Estetika 52 (2):152-163 (2015)

Abstract
Collingwood’s ‘art-proper’ definition has been controversial. Wollheim argues that his Theory of Imagination assumes that the nature of the artwork exists solely in the mind, committing him to the Ideal Theory. Consequently, when Collingwood states that the audience is essential for the artist and the artwork, he is being inconsistent. In contrast, Ridley claims that Collingwood’s Expression Theory saves him from Wollheim’s accusations; hence he is consistent and does not support the Ideal Theory. I demonstrate that Collingwood both adheres to the Ideal Theory and is consistent in his art theory. I show that imagination is the sufficient condition of art and expression is the process of art’s coming into existence. I argue that Collingwood is consistent in his theory because the audience and the externalization of the work are needed for an appreciation and understanding of the artwork as either good or bad, as either a work of a corrupt consciousness or not. Hence, an account of the role of externalization is a contribution to the epistemology, not the ontology, of art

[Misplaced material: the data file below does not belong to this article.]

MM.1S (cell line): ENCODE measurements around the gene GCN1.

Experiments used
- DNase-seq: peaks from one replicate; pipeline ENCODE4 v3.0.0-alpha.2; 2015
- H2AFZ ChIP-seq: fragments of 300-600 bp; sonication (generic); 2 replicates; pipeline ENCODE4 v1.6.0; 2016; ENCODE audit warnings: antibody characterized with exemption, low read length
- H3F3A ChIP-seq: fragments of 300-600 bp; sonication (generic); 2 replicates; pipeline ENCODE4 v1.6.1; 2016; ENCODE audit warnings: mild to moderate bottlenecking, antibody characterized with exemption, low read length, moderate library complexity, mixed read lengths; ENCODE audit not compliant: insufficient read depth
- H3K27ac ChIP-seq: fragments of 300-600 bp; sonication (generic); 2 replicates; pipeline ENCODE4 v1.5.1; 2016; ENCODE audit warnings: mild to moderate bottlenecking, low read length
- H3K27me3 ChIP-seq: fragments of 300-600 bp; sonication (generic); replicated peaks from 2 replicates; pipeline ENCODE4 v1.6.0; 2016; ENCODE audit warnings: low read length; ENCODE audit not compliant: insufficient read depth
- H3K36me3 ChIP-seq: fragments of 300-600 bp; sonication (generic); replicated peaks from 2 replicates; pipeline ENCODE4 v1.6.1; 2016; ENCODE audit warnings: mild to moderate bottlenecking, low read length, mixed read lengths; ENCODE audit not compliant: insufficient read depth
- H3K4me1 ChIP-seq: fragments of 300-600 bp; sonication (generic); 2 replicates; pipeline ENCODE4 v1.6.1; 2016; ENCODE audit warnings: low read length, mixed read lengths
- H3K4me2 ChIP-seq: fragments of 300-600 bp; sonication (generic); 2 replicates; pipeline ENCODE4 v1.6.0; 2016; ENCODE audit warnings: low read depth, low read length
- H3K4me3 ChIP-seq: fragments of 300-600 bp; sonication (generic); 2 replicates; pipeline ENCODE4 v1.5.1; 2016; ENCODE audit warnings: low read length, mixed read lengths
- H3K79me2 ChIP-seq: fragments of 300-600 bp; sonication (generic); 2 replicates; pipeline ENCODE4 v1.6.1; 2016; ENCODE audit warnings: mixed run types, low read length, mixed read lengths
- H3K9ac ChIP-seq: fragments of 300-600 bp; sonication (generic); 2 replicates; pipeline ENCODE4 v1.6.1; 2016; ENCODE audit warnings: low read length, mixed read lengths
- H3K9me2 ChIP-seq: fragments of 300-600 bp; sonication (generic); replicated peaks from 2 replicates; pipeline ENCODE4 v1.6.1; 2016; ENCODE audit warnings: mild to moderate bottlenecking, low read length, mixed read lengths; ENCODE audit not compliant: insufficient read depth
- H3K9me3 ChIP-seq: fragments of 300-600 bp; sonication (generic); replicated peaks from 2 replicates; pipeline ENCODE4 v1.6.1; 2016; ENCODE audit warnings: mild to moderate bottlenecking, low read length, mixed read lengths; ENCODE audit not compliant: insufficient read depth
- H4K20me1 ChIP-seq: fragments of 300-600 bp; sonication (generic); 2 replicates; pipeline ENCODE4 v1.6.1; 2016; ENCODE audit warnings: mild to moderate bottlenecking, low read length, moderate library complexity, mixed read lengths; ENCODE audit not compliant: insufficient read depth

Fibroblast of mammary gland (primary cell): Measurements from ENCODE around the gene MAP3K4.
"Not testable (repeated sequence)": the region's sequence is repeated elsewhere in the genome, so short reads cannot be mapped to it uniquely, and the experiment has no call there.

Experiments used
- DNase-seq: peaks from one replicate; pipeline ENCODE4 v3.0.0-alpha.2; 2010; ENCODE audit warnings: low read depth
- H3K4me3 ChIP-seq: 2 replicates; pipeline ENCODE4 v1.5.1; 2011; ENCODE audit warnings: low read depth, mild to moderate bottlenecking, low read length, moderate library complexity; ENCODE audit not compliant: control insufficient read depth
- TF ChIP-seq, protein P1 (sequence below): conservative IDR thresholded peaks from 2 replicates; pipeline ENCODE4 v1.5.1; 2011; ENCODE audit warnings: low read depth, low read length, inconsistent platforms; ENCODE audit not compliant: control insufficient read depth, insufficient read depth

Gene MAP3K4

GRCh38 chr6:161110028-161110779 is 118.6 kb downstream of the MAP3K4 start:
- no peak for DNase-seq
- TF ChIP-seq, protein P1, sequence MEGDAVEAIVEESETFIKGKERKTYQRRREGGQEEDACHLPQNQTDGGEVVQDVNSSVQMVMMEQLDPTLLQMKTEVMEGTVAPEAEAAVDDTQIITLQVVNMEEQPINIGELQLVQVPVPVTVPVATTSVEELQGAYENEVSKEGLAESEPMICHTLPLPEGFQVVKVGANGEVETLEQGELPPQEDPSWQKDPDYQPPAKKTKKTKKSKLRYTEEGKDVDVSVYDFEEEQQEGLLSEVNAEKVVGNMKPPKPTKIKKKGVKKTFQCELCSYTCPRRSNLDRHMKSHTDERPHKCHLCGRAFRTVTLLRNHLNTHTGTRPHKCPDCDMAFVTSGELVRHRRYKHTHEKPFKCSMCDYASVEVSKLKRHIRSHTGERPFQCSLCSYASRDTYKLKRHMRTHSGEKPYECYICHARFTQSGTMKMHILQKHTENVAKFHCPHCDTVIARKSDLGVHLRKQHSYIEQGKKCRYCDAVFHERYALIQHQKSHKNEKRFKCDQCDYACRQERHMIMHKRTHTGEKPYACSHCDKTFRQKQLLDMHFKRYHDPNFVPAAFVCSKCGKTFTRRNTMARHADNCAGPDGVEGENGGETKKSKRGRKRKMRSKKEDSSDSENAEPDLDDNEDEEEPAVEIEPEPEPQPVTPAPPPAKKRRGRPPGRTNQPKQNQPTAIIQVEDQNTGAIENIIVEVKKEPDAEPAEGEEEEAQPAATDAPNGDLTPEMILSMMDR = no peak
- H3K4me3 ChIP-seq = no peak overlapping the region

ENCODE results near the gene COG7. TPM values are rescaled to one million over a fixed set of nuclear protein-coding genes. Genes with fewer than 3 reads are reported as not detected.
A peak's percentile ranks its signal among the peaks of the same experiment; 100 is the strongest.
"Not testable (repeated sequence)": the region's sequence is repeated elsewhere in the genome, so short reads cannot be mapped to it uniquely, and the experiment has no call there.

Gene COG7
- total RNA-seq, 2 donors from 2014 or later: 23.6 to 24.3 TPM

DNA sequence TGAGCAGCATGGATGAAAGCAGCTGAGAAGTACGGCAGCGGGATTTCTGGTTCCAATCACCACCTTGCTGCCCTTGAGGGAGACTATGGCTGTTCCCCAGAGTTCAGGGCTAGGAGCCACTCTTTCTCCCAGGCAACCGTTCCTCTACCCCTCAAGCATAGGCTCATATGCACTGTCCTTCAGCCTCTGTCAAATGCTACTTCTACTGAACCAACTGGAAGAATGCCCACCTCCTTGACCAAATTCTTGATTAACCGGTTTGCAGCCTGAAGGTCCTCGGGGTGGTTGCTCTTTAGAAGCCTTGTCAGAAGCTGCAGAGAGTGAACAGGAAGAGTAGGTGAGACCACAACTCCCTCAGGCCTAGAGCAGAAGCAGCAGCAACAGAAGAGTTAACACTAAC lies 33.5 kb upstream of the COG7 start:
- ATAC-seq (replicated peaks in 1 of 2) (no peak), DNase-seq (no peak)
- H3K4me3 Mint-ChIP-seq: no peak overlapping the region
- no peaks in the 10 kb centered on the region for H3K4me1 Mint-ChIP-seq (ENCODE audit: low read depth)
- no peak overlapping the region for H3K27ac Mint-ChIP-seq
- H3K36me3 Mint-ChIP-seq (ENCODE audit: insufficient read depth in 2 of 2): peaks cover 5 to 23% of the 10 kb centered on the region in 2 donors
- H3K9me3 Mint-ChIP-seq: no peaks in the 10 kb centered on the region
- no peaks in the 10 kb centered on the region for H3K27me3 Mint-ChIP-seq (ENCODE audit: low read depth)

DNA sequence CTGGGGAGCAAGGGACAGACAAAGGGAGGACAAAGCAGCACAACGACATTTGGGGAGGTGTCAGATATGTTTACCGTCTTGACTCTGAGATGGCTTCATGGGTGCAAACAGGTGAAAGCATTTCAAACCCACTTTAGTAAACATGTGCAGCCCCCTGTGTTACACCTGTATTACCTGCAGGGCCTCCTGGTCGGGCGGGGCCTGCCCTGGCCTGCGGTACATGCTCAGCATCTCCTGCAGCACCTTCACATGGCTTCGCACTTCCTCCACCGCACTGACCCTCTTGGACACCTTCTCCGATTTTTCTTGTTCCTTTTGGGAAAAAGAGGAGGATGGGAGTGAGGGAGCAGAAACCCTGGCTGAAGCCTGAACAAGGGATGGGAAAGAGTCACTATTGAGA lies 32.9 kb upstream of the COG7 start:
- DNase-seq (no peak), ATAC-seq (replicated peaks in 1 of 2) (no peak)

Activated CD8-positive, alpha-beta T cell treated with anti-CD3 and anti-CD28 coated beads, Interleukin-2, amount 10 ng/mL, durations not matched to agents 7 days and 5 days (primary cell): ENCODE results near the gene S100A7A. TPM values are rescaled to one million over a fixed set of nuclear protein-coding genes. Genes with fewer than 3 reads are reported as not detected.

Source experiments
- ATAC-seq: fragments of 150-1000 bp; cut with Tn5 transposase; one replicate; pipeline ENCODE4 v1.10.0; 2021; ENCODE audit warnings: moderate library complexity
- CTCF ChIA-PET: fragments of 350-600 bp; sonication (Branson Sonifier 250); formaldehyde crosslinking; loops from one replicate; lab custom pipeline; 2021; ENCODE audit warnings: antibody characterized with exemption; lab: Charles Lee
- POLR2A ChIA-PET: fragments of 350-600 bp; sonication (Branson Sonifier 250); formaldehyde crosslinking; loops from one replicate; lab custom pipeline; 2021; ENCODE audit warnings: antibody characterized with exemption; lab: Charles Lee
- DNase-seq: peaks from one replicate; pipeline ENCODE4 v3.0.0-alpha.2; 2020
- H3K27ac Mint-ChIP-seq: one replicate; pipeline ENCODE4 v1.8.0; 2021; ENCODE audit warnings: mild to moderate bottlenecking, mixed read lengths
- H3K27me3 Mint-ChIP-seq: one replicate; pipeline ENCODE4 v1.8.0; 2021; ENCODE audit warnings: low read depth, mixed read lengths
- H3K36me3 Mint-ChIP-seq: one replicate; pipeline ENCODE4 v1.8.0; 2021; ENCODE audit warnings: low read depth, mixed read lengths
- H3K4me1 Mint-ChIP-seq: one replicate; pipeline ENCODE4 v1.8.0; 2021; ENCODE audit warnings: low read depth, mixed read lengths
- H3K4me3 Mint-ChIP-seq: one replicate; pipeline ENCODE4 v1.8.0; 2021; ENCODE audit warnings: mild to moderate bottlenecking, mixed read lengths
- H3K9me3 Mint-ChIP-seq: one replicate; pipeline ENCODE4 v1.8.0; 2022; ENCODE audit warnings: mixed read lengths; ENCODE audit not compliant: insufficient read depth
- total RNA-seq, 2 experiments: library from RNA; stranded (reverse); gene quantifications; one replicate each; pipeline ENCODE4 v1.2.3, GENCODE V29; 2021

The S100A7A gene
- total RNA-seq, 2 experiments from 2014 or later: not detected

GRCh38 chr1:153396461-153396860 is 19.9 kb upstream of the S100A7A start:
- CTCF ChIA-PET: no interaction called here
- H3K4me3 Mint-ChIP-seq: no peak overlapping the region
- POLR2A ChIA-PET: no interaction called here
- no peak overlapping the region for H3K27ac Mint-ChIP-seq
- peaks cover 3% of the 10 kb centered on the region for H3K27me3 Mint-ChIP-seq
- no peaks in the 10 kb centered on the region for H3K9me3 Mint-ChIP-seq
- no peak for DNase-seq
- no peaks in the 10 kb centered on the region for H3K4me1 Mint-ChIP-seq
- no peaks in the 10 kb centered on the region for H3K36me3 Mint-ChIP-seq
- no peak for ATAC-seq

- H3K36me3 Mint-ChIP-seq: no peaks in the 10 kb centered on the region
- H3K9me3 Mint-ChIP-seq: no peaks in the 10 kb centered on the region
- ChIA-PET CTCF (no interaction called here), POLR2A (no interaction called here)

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References found in this work BETA

The Idea of History.Robin George Collingwood - 1946 - Oxford University Press.
Robin George Collingwood.Giuseppina D'Oro & James Connelly - 2010 - Stanford Encyclopedia of Philosophy.
The Croce‐Collingwood Theory as Theory.Gary Kemp - 2003 - Journal of Aesthetics and Art Criticism 61 (2):171-193.
Is Ridley Charitable to Collingwood?John Dilworth - 1998 - Journal of Aesthetics and Art Criticism 56 (4):393-396.
The Croce-Collingwood Theory of Art.A. Donagan - 1958 - Philosophy 33 (125):162-167.

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